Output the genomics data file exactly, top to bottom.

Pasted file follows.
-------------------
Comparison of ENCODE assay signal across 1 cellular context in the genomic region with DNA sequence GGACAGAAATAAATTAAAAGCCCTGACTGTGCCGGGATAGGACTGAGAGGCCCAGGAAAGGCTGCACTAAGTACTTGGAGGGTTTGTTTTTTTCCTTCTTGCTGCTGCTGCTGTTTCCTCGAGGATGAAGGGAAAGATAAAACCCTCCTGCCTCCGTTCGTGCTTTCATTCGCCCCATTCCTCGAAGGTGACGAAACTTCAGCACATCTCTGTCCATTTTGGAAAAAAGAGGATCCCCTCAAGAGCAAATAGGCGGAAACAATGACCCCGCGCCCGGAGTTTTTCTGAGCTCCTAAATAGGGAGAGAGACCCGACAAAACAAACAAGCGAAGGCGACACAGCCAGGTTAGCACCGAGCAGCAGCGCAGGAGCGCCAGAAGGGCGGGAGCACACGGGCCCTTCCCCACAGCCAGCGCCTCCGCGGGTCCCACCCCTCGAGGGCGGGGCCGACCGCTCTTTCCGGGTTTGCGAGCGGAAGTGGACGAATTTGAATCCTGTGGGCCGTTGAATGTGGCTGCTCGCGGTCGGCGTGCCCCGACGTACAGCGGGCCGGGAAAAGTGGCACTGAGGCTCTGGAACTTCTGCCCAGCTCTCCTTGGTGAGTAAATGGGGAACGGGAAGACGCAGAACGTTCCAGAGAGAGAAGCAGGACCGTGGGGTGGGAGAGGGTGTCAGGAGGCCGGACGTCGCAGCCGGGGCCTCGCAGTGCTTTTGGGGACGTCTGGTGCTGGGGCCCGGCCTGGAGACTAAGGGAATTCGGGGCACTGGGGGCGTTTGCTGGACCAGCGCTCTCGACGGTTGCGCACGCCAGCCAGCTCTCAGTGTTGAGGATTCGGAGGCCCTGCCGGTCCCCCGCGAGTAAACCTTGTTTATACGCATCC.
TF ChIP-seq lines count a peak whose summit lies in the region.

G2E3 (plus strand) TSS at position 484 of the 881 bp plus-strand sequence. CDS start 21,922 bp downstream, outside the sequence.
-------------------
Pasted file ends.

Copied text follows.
Comparison of ENCODE assay signal across 1 cellular context in the genomic region with DNA sequence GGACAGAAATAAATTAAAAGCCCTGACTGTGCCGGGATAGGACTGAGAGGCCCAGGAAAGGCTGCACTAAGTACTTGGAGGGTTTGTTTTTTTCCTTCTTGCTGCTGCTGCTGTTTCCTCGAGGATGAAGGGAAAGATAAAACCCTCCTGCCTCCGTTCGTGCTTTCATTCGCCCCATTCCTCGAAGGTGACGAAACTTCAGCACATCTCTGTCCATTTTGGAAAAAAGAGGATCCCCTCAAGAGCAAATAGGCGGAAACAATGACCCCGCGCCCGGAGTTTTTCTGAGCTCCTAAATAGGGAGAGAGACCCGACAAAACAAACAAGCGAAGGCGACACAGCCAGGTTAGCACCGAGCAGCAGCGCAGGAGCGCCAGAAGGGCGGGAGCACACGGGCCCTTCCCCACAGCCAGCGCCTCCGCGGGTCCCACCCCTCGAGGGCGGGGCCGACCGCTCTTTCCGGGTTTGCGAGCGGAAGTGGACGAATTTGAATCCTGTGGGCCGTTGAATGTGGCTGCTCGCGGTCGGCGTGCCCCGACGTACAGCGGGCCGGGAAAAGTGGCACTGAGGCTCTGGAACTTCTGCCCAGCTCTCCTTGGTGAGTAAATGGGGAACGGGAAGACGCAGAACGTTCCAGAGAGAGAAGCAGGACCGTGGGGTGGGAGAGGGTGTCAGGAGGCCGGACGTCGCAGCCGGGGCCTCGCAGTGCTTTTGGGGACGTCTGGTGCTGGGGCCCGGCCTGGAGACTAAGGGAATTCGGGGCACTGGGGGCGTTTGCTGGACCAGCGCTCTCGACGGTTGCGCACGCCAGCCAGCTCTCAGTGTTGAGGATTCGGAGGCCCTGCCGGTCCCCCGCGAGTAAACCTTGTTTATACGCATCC.
TF ChIP-seq lines count a peak whose summit lies in the region.

G2E3 (plus strand) TSS at position 484 of the 881 bp plus-strand sequence. CDS start 21,922 bp downstream, outside the sequence.